Ireland saw the largest fall in unemployment in the EU last year, new Eurostat figures show.
The joblessness rate here fell from 14pc in December 2012 to 12.1pc a year later.
This means unemployment is now just marginally ahead of the eurozone average of 12pc, though still ahead of the EU-wide average of 10.7pc.
However, Greece saw its unemployment rate climb even higher to 27.8pc, while a staggering 59.2pc of people under 25 are now out of work.
Spain also has extremely high youth unemployment of 54.3pc and the general joblessness rate is 25.8pc, though both have declined slightly in the last year.
In Ireland around 52,000 young people were out of work at the end of 2013, but this was 10,000 lower than a year earlier.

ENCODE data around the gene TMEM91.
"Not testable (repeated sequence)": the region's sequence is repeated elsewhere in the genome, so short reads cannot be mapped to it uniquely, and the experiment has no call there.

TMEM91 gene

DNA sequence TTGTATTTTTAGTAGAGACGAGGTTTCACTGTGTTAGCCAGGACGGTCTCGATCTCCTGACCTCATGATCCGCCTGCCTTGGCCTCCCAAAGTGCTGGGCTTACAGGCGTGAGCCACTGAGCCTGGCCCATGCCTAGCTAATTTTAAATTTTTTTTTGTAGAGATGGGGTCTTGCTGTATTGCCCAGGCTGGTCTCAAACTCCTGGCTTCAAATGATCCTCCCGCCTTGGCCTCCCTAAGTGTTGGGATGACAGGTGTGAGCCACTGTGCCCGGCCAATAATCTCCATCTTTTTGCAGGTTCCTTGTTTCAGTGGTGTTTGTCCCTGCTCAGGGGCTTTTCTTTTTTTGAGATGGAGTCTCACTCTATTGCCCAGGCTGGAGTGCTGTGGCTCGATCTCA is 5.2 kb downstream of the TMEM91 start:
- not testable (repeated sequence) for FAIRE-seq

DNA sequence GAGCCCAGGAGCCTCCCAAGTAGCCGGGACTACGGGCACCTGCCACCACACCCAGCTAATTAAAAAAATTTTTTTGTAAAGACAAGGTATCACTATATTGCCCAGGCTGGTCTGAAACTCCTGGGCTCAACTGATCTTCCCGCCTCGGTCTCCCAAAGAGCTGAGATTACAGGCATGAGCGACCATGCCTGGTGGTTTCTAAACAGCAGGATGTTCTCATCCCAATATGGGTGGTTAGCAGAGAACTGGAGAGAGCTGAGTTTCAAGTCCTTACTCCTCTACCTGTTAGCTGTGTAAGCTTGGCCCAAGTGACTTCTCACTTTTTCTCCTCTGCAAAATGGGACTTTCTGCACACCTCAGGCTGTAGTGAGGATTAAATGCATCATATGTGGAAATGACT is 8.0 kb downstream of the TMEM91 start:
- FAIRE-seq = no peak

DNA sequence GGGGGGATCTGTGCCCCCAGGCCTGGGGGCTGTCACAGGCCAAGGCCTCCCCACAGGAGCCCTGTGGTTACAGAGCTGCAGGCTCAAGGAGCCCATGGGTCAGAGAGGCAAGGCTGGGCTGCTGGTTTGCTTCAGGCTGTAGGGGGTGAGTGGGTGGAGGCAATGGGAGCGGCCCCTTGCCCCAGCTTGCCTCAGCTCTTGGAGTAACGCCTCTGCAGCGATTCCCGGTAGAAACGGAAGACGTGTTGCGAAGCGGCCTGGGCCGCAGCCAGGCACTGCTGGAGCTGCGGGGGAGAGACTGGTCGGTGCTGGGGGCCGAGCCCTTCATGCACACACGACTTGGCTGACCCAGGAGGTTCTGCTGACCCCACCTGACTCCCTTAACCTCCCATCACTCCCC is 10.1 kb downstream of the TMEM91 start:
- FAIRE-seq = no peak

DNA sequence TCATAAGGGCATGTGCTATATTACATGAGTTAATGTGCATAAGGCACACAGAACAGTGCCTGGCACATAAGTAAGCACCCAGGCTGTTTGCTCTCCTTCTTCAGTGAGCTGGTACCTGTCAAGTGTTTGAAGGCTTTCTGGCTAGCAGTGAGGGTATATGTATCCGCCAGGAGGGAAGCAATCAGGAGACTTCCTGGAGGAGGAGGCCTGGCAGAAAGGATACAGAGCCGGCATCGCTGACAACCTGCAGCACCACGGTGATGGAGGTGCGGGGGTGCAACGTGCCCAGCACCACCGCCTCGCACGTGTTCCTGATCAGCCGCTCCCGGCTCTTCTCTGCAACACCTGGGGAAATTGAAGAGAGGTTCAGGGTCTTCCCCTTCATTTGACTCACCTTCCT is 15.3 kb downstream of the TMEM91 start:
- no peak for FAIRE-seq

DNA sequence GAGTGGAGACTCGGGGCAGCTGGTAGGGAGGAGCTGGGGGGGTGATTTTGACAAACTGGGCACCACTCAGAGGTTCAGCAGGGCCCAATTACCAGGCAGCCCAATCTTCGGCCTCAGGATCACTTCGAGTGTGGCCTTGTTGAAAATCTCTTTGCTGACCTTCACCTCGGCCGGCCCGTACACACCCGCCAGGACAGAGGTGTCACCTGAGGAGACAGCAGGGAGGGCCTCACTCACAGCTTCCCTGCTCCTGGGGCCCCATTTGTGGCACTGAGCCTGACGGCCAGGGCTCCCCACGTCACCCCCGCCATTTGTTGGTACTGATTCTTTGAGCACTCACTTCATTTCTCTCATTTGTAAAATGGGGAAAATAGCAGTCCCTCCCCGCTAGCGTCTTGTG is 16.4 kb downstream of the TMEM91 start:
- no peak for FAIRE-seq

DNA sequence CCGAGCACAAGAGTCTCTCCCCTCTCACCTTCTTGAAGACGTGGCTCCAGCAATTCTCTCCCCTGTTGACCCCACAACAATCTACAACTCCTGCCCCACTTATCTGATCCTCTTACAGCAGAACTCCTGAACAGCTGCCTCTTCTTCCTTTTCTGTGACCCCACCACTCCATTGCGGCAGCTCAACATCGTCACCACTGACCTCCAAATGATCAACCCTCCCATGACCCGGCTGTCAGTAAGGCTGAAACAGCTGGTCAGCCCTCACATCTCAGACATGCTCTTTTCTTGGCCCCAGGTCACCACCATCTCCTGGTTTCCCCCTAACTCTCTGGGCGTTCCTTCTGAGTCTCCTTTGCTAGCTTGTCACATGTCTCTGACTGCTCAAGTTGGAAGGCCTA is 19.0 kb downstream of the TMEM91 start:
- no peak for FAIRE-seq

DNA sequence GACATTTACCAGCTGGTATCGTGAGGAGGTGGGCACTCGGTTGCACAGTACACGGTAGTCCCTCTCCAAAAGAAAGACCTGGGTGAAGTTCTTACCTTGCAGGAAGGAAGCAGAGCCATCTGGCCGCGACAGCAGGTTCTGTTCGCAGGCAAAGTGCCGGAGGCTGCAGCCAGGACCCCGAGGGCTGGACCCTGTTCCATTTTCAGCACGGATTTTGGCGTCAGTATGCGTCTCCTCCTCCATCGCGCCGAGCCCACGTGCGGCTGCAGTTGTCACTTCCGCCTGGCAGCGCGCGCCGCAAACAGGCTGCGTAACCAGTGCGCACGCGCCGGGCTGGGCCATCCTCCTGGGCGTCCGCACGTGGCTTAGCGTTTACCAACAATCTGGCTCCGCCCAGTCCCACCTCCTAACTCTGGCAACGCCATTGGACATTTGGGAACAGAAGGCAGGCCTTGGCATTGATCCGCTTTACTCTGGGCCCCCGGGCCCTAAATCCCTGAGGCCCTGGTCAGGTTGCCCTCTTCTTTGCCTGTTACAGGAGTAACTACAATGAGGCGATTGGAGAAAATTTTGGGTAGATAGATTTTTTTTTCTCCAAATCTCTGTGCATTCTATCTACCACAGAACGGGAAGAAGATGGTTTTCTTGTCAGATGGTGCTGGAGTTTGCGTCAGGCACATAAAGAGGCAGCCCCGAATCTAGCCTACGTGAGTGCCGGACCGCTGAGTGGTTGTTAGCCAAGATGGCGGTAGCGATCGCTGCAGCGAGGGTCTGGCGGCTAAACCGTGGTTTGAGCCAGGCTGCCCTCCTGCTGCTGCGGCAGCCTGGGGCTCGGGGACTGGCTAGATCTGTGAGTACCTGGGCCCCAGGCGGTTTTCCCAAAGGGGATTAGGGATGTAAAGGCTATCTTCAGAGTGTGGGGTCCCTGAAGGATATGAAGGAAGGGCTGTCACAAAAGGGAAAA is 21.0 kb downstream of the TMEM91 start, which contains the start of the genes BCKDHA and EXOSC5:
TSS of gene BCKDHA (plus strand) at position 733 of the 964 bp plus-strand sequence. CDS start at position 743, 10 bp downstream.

This pushed the youth unemployment rate down to 24.6pc in December 2013 from 28.7pc a year earlier.
However, critics have pointed out that without high emigration and large numbers staying on in third-level education this rate would be much higher.
Unemployment in Britain fell to 7.2pc last year, the Eurostat figures show, while Germany saw its rate fall to 5.1pc.
Meanwhile the unemployment rate in Iceland, which like Ireland also suffered a massive banking crash in 2008, is now down to just 5.2pc.